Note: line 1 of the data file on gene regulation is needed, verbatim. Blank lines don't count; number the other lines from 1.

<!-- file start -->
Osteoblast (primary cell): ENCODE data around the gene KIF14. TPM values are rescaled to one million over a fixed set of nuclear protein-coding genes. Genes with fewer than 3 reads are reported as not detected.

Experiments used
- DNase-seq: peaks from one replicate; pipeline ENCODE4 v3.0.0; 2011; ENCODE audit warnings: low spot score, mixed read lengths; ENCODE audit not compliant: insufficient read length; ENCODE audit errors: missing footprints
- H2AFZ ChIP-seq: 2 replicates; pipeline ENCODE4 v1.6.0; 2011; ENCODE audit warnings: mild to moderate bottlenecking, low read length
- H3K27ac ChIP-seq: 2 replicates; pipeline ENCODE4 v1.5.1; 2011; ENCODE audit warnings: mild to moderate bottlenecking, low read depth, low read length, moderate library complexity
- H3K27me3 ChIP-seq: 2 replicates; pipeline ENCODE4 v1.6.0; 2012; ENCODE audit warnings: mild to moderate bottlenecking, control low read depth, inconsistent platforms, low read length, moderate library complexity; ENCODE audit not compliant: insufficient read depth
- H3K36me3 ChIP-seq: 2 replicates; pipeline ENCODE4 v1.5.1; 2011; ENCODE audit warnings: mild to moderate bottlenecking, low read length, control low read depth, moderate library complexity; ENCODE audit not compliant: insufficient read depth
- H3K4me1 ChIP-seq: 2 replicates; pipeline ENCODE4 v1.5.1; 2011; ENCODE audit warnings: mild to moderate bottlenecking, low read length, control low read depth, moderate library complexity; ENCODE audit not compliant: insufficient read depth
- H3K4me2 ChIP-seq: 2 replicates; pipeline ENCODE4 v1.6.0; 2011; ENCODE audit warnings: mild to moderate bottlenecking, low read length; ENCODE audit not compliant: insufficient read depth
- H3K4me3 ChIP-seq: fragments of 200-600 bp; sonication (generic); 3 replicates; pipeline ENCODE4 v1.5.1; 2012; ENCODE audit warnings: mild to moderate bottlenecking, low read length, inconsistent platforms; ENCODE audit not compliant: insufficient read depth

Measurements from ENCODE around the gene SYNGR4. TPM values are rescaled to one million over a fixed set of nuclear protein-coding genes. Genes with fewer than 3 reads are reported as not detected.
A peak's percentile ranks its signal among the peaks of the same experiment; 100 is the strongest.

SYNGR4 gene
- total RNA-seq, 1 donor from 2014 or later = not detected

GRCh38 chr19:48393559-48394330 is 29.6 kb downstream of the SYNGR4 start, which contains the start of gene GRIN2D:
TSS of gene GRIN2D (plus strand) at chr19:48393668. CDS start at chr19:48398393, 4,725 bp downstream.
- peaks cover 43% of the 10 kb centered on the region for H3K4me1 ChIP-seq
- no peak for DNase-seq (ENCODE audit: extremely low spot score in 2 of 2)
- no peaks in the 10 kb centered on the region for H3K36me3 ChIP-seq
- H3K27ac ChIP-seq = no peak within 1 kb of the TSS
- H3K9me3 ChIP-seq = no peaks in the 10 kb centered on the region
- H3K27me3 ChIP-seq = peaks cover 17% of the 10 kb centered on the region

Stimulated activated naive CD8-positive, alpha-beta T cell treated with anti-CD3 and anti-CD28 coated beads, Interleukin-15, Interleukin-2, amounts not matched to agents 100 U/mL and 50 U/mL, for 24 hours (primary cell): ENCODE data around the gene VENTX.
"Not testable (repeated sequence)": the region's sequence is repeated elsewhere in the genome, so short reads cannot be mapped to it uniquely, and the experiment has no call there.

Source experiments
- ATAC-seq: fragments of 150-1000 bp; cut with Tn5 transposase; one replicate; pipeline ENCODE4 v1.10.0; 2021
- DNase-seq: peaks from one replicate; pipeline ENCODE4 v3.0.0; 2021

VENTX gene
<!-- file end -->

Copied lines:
Osteoblast (primary cell): ENCODE data around the gene KIF14. TPM values are rescaled to one million over a fixed set of nuclear protein-coding genes. Genes with fewer than 3 reads are reported as not detected.